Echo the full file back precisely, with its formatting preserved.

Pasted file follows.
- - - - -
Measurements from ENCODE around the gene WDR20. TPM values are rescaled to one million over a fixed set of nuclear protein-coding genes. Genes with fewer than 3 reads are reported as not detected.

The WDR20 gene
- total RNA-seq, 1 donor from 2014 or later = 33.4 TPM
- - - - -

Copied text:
Measurements from ENCODE around the gene WDR20. TPM values are rescaled to one million over a fixed set of nuclear protein-coding genes. Genes with fewer than 3 reads are reported as not detected.

The WDR20 gene
- total RNA-seq, 1 donor from 2014 or later = 33.4 TPM